Thursday, April 23, 2015
Thomas Sheehan on Faye and fraud.
By trawling through Heidegger’s Gesamtausgabe Faye thinks he has uncovered the key to the deciphering Heidegger’s cryptography. Codebreaker Fay has found a text in which Heidegger himself admits that “being itself” is a cipher standing for nothing less than the Nazi notion of the Fatherland.
As is often his wont, Faye provides no page reference for the text he is referring to, much less the context of the remark. To check out Faye’s claim, the diligent reader has to go searching for the text, which is found tucked away at GA 39: 121.22 = 109.28- 29, where Heidegger is commenting on Hölderlin’s essay “Das Werden im Vergehen” (“Becoming in Dissolution,” ca. 1800), which speaks of the “Fatherland.” And once we do locate the passage, we discover that Faye has intentionally rearranged the citation in both French and German. He radically alters the meaning of the passage by surreptitiously shifting a pair of scare quotes from where they belong in the original German. Faye’s switcheroo may seem like a trivial matter, but it hardly is that, once he sets about interpreting the sentence.
Heidegger’s text (italicized in the original German):
Das “Vaterland” [in Hölderlin’s text] ist das Seyn selbst.
The “Fatherland” [in Hölderlin’s text] is being itself.
(To paraphrase Heidegger:)
My philosophical term das Seyn selbst is what Hölderlin, in his essay “Das Werden im Vergehen,” expresses poetically as “the Fatherland.”
Faye’s rewrite:
La Patrie est “l’être” même.
The Fatherland is “being” itself.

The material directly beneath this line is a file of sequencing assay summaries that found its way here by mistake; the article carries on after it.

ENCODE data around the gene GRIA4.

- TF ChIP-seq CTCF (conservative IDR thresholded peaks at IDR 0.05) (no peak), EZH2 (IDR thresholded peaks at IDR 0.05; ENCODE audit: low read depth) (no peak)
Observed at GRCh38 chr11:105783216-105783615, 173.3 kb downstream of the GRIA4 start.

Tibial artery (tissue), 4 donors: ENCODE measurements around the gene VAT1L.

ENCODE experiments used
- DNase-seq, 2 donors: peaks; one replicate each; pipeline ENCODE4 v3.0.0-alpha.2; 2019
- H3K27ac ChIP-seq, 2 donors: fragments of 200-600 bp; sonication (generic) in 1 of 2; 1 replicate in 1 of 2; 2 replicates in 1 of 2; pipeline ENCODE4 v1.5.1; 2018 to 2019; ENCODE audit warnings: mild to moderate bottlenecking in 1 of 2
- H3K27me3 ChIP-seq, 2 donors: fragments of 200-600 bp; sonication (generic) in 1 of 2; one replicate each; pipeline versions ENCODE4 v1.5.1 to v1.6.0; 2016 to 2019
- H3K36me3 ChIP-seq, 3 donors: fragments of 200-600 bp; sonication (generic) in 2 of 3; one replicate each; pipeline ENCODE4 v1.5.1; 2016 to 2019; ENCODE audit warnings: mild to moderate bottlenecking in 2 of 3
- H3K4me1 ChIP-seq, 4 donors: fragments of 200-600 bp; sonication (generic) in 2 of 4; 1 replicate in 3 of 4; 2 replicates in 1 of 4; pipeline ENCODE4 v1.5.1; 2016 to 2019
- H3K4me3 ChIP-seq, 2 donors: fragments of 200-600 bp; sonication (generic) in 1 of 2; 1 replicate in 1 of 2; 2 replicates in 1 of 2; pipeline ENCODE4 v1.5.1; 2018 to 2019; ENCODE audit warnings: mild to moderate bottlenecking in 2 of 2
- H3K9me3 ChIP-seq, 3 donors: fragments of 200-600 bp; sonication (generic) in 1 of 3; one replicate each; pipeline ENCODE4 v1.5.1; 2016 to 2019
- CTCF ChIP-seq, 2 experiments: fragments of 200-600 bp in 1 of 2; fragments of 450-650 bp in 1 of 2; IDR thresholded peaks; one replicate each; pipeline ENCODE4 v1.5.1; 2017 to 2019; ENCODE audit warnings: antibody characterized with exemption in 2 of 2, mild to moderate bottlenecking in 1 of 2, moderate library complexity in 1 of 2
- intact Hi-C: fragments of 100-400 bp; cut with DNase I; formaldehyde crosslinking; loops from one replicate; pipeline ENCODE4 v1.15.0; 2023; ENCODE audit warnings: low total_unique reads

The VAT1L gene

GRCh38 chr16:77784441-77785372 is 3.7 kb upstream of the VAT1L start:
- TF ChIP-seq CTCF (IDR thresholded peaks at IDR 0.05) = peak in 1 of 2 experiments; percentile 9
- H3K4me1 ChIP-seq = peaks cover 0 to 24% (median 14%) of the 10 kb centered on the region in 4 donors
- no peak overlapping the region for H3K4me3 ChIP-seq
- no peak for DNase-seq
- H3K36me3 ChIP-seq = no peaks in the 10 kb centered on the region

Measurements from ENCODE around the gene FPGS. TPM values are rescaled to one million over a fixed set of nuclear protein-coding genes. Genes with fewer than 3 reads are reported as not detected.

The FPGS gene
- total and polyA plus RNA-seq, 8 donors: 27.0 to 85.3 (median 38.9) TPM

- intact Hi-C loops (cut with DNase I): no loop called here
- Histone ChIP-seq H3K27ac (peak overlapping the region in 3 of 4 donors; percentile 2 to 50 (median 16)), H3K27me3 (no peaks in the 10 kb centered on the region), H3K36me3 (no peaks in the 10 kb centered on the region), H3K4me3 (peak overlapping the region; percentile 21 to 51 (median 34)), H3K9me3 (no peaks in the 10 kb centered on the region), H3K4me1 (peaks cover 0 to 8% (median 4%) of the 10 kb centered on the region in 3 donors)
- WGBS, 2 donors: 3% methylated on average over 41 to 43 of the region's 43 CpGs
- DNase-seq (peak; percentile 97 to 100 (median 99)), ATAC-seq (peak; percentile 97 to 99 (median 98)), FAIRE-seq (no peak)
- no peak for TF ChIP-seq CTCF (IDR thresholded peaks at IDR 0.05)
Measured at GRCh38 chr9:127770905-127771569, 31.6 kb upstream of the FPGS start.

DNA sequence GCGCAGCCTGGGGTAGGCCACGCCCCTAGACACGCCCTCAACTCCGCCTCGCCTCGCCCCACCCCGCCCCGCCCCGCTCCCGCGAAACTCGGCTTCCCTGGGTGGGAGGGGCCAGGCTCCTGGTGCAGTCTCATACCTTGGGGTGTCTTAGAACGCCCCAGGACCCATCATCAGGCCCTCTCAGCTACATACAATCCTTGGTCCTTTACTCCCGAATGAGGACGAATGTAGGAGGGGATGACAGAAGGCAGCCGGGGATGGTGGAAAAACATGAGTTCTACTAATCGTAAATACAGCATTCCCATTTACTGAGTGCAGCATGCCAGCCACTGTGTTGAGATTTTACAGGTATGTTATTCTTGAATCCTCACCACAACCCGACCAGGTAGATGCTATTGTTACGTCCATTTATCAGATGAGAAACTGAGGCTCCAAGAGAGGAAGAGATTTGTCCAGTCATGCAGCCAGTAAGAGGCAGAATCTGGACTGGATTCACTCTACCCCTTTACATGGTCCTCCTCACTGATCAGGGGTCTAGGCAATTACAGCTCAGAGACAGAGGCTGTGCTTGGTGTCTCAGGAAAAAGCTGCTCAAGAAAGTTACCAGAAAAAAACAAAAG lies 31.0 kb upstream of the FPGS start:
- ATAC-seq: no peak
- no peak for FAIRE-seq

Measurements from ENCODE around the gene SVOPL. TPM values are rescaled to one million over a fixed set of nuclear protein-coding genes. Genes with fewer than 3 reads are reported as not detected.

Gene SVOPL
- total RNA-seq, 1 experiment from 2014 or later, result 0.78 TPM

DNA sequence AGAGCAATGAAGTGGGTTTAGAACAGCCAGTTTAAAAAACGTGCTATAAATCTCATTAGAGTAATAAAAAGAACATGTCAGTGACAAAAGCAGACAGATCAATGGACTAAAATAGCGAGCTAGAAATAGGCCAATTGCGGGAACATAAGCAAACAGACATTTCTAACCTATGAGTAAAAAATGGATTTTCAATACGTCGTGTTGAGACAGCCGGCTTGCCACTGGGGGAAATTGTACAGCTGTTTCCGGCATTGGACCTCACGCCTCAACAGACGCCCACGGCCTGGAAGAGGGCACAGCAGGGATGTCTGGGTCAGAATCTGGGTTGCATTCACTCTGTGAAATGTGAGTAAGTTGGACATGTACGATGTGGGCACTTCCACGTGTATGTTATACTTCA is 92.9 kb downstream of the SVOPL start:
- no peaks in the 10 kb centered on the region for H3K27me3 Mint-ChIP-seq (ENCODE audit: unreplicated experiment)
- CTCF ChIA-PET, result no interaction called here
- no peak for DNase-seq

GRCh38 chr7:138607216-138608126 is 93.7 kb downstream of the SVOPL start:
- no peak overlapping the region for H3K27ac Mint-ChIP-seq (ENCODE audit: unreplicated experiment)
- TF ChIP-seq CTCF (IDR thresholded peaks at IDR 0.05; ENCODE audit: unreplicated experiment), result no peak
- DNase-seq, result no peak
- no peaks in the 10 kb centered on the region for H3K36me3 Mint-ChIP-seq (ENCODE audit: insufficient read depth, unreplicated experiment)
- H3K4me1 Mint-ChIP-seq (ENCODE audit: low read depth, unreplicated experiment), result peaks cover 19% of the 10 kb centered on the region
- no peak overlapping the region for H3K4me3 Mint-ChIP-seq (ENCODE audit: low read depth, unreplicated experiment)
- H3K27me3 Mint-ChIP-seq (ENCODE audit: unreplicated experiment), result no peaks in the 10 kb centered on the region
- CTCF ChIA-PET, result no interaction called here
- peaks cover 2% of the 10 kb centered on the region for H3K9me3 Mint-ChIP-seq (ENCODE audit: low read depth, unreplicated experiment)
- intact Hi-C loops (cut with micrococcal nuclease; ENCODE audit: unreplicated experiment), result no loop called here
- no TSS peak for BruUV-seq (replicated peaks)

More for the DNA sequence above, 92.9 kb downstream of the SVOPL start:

(To paraphrase Faye:)
The Fatherland of Nazi ideology is what Heidegger really meant by his philosophical code-word “being itself.”
Anyone who has studied Heidegger’s Hölderlin interpretations knows two things: first, that das Seyn selbst is a name for the clearing; and second, that Heidegger finds that philosophical term articulated poetically by Hölderlin in a variety of ways: “das Vaterland,” “das Heilige,” “die Natur,” “Chaos,” “die Allerschaffende,” “das Geschick”— the list goes on. But by cryptically shifting the quotation marks from Vaterland to Seyn, Faye radically changes the meaning of the passage: what Heidegger really meant by “being itself” was the Nazi notion of the Fatherland.
However, the truth will out. Faye blundered in his French text by providing Heidegger’s original German phrase along with the doctored French one, thereby discrediting his own reading of the text.
Whether one agrees with Heidegger’s interpretations of Hölderlin, or whether one thinks (as I do) that they are often too idiosyncratic and tendentious, one still has to understand what Heidegger is saying in his original German sentences, whether they be in his readings of Hölderlin or in his letters to Nazi friends. However, Faye doesn't bother with that kind of scholarship. He already knows what he wants to find, even if that entails falsifying Heidegger’s sentences.
From "Emmanuel Faye: The Introduction of Fraud into Philosophy?", forthcoming.

[2015/9/12: Now available].
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